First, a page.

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awrui wrote:For me, it's only two important things: learn a language I have real interest in (that's why I sucked at English before college...), and find tools that work for you specific. For me, Duolingo is the most useless thing ever, even though a lot of people praise it. I prefer Anki and paper textbooks.
Linguaphile wrote:As for language-learning apps, personally I've found that apps that are developed with a particular language in mind tend to be better than the more "famous" apps that offer dozens of languages. (This also means that I don't have specific apps or websites to recommend. It would be different for each language.) The same goes for textbooks; I'd rather use a text produced by a publisher within a country where the language is native, rather than a text published by a language publishing company that deals with dozens of languages. Sometimes those companies that produce materials for dozens of languages are a bit too one-size-fits-all and languages are quite different from each other in terms of what sequence material is best learned in or which aspects need to be emphasized or practiced more. That's really an overgeneralization though, as some companies (of apps, textbooks, etc.) are better than others at adapting to language-specific needs.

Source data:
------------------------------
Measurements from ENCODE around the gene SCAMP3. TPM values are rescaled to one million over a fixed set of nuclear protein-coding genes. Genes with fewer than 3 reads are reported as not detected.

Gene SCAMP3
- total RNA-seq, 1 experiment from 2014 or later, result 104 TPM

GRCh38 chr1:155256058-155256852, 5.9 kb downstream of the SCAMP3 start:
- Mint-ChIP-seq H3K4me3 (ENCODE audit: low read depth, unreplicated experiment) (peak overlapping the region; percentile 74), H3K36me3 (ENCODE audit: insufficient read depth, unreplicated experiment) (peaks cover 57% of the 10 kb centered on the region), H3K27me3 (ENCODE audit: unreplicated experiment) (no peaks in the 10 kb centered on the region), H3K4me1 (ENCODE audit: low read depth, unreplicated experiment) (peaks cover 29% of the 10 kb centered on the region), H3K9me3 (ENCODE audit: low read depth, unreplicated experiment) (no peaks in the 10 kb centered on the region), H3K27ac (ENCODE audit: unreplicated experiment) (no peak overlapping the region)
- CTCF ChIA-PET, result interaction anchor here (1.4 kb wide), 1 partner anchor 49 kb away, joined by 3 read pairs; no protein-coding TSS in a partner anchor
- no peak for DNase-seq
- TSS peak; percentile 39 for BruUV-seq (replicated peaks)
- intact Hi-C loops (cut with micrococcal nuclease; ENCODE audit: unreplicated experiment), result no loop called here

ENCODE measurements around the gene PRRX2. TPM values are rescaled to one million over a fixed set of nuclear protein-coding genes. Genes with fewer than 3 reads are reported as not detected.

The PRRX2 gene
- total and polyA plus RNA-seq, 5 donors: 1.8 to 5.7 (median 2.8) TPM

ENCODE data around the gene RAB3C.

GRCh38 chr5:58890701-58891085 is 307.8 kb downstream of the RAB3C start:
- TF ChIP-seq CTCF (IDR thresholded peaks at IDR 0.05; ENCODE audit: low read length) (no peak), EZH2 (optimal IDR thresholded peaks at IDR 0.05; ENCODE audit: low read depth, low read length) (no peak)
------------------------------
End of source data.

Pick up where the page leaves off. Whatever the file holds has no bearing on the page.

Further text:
Sarabi wrote: Mais as-tu trouvé une appli meilleure que Duolingo qui est spécifiquement pour le français ?
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